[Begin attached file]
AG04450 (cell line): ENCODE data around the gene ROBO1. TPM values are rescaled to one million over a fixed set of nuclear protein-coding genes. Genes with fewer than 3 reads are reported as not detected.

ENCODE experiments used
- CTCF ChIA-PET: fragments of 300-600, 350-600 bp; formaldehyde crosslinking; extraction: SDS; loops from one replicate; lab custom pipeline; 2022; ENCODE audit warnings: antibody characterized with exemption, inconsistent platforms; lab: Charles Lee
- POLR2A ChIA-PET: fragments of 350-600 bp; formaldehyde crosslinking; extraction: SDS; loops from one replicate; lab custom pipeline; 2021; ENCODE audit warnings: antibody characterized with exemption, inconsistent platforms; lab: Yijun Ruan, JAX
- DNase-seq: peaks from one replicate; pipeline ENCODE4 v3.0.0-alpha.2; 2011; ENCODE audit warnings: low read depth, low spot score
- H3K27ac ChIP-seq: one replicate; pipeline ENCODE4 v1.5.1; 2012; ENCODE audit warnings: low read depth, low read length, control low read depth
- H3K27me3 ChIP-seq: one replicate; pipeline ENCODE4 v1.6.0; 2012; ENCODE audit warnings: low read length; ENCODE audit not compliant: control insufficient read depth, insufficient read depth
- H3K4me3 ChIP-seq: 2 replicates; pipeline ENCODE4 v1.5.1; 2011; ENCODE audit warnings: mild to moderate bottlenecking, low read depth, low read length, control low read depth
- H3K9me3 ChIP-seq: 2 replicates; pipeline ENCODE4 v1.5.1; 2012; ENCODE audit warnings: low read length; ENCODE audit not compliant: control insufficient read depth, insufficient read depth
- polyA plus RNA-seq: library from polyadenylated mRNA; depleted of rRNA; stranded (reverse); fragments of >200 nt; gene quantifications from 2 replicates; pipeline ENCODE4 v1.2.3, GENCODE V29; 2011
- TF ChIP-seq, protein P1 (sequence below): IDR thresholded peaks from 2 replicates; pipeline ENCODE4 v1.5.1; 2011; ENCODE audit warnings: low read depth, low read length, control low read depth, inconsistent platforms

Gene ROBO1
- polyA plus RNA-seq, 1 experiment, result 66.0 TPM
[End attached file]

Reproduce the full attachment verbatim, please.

AG04450 (cell line): ENCODE data around the gene ROBO1. TPM values are rescaled to one million over a fixed set of nuclear protein-coding genes. Genes with fewer than 3 reads are reported as not detected.

ENCODE experiments used
- CTCF ChIA-PET: fragments of 300-600, 350-600 bp; formaldehyde crosslinking; extraction: SDS; loops from one replicate; lab custom pipeline; 2022; ENCODE audit warnings: antibody characterized with exemption, inconsistent platforms; lab: Charles Lee
- POLR2A ChIA-PET: fragments of 350-600 bp; formaldehyde crosslinking; extraction: SDS; loops from one replicate; lab custom pipeline; 2021; ENCODE audit warnings: antibody characterized with exemption, inconsistent platforms; lab: Yijun Ruan, JAX
- DNase-seq: peaks from one replicate; pipeline ENCODE4 v3.0.0-alpha.2; 2011; ENCODE audit warnings: low read depth, low spot score
- H3K27ac ChIP-seq: one replicate; pipeline ENCODE4 v1.5.1; 2012; ENCODE audit warnings: low read depth, low read length, control low read depth
- H3K27me3 ChIP-seq: one replicate; pipeline ENCODE4 v1.6.0; 2012; ENCODE audit warnings: low read length; ENCODE audit not compliant: control insufficient read depth, insufficient read depth
- H3K4me3 ChIP-seq: 2 replicates; pipeline ENCODE4 v1.5.1; 2011; ENCODE audit warnings: mild to moderate bottlenecking, low read depth, low read length, control low read depth
- H3K9me3 ChIP-seq: 2 replicates; pipeline ENCODE4 v1.5.1; 2012; ENCODE audit warnings: low read length; ENCODE audit not compliant: control insufficient read depth, insufficient read depth
- polyA plus RNA-seq: library from polyadenylated mRNA; depleted of rRNA; stranded (reverse); fragments of >200 nt; gene quantifications from 2 replicates; pipeline ENCODE4 v1.2.3, GENCODE V29; 2011
- TF ChIP-seq, protein P1 (sequence below): IDR thresholded peaks from 2 replicates; pipeline ENCODE4 v1.5.1; 2011; ENCODE audit warnings: low read depth, low read length, control low read depth, inconsistent platforms

Gene ROBO1
- polyA plus RNA-seq, 1 experiment, result 66.0 TPM